Experimenting with dotnet scripts

I have been writing some c-sharp scripts recently using the dotnet-script project. Small .csx files are great for experimenting with new concepts using C#. There is no project file, so I had a folder of scripts that could all be run interactively and independently. See the project page for the basics on installing and running csx files. In this post I wanted to document some of the tips and tricks that help when working with c-sharp scripts.

Easy console logging

With scripts I find myself writing to the console more. I saved a bit of typing by adding the using static directive with System.Console. This tip isn’t specific to csx, but I find myself using it more in this context:

using static System.Console;

Dropping into interactive mode

The next evolution of my scripts came when I started noticing a pattern where I would write some code and immediately print the result. Dotnet script has the -i flag that will seed its REPL with a script file. If you omit the semicolon from the last line of the script, the line will be printed as though it were run in the REPL. I used this functionality to avoid WriteLine() entirely.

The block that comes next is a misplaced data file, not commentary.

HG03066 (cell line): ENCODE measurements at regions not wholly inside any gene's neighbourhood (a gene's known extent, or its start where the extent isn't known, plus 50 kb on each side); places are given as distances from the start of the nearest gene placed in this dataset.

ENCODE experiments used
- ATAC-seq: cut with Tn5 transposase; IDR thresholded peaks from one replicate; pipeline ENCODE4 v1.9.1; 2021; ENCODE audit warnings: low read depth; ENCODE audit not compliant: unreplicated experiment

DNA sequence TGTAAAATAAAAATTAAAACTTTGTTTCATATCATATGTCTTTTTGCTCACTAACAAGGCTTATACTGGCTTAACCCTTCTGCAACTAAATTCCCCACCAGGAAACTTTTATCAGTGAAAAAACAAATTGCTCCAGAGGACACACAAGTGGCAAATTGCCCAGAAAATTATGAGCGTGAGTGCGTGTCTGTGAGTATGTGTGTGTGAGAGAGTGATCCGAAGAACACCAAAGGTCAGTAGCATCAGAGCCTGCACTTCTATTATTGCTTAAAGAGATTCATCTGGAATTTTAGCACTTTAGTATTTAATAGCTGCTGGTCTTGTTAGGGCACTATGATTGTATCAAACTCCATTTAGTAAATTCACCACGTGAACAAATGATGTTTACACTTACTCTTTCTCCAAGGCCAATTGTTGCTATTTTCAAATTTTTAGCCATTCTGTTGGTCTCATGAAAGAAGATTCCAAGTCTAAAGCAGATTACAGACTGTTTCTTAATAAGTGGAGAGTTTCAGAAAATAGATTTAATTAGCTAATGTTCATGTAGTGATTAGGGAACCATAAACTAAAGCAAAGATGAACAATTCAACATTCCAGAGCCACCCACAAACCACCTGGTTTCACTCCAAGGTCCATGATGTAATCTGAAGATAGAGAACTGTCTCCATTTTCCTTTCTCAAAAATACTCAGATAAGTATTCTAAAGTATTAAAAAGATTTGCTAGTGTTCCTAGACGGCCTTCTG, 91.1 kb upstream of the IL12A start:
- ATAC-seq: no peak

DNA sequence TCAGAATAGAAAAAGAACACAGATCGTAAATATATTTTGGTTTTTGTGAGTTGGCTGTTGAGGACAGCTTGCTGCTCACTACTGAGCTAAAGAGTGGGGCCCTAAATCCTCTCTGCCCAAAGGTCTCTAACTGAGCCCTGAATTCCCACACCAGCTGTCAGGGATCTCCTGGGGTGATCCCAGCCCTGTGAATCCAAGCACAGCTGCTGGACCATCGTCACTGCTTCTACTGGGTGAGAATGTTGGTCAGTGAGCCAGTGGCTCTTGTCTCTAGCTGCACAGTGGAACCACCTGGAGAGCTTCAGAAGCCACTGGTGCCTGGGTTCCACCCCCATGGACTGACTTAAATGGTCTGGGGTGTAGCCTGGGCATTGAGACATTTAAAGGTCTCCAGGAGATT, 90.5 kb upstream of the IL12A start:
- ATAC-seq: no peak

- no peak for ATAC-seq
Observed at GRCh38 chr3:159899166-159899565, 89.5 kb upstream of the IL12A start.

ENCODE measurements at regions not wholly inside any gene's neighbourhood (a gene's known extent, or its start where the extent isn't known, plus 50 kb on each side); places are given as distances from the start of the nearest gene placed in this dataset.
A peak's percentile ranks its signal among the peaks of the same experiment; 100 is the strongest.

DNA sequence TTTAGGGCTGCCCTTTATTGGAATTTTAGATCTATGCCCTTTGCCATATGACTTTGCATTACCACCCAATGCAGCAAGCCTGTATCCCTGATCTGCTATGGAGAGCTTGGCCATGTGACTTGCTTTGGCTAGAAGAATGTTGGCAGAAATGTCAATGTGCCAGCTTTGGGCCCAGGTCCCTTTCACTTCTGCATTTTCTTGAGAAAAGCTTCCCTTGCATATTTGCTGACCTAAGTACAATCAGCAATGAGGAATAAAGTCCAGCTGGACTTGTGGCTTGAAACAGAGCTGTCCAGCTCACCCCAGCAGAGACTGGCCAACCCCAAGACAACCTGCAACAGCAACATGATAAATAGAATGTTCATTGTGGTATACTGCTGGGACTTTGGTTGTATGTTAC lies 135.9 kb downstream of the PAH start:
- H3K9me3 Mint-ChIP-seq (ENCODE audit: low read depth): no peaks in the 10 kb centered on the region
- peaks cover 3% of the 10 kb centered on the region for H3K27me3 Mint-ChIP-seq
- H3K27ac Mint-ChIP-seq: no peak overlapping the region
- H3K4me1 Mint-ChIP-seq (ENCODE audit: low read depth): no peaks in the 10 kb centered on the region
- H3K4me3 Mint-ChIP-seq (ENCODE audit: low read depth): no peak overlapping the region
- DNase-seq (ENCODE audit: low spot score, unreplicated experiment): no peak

var result = 5 + 5;
dotnet script -i myscript.csx

Running NUnt tests

When a script started to outgrow console logging (but still hadn’t graduated to it’s own project), I added some unit tests with NUnit. I found that I could write and run test cases entirely self contained within a csx file like this:

#r "nuget: NUnit, 3.12.0"
#r "nuget: NUnitLite, 3.12.0"
using NUnit.Framework;
using NUnitLite;

public class MyTests
    public void PassingTest()
        => Assert.IsTrue(true);

    public void FailingTest()
        => Assert.IsTrue(false);

new AutoRun().Execute(Args.ToArray());